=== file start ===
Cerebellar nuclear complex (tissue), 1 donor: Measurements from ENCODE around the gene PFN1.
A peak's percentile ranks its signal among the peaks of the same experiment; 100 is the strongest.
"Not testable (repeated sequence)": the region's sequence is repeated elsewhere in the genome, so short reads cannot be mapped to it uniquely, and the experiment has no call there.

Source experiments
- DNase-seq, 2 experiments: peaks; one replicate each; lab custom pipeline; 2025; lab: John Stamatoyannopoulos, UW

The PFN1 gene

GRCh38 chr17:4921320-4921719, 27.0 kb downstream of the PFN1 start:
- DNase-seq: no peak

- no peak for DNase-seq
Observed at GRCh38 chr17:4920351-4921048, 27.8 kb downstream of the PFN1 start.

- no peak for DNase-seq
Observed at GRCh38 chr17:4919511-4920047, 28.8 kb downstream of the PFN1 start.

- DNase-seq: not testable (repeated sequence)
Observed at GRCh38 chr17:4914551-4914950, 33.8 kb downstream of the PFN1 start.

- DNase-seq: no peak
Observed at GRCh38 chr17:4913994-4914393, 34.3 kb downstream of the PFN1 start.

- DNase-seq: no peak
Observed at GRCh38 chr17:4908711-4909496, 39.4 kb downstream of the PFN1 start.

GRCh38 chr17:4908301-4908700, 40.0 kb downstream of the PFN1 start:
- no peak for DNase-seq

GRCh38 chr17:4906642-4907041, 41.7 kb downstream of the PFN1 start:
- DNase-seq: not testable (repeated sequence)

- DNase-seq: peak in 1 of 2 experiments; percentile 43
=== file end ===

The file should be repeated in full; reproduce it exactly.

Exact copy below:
Cerebellar nuclear complex (tissue), 1 donor: Measurements from ENCODE around the gene PFN1.
A peak's percentile ranks its signal among the peaks of the same experiment; 100 is the strongest.
"Not testable (repeated sequence)": the region's sequence is repeated elsewhere in the genome, so short reads cannot be mapped to it uniquely, and the experiment has no call there.

Source experiments
- DNase-seq, 2 experiments: peaks; one replicate each; lab custom pipeline; 2025; lab: John Stamatoyannopoulos, UW

The PFN1 gene

GRCh38 chr17:4921320-4921719, 27.0 kb downstream of the PFN1 start:
- DNase-seq: no peak

- no peak for DNase-seq
Observed at GRCh38 chr17:4920351-4921048, 27.8 kb downstream of the PFN1 start.

- no peak for DNase-seq
Observed at GRCh38 chr17:4919511-4920047, 28.8 kb downstream of the PFN1 start.

- DNase-seq: not testable (repeated sequence)
Observed at GRCh38 chr17:4914551-4914950, 33.8 kb downstream of the PFN1 start.

- DNase-seq: no peak
Observed at GRCh38 chr17:4913994-4914393, 34.3 kb downstream of the PFN1 start.

- DNase-seq: no peak
Observed at GRCh38 chr17:4908711-4909496, 39.4 kb downstream of the PFN1 start.

GRCh38 chr17:4908301-4908700, 40.0 kb downstream of the PFN1 start:
- no peak for DNase-seq

GRCh38 chr17:4906642-4907041, 41.7 kb downstream of the PFN1 start:
- DNase-seq: not testable (repeated sequence)

- DNase-seq: peak in 1 of 2 experiments; percentile 43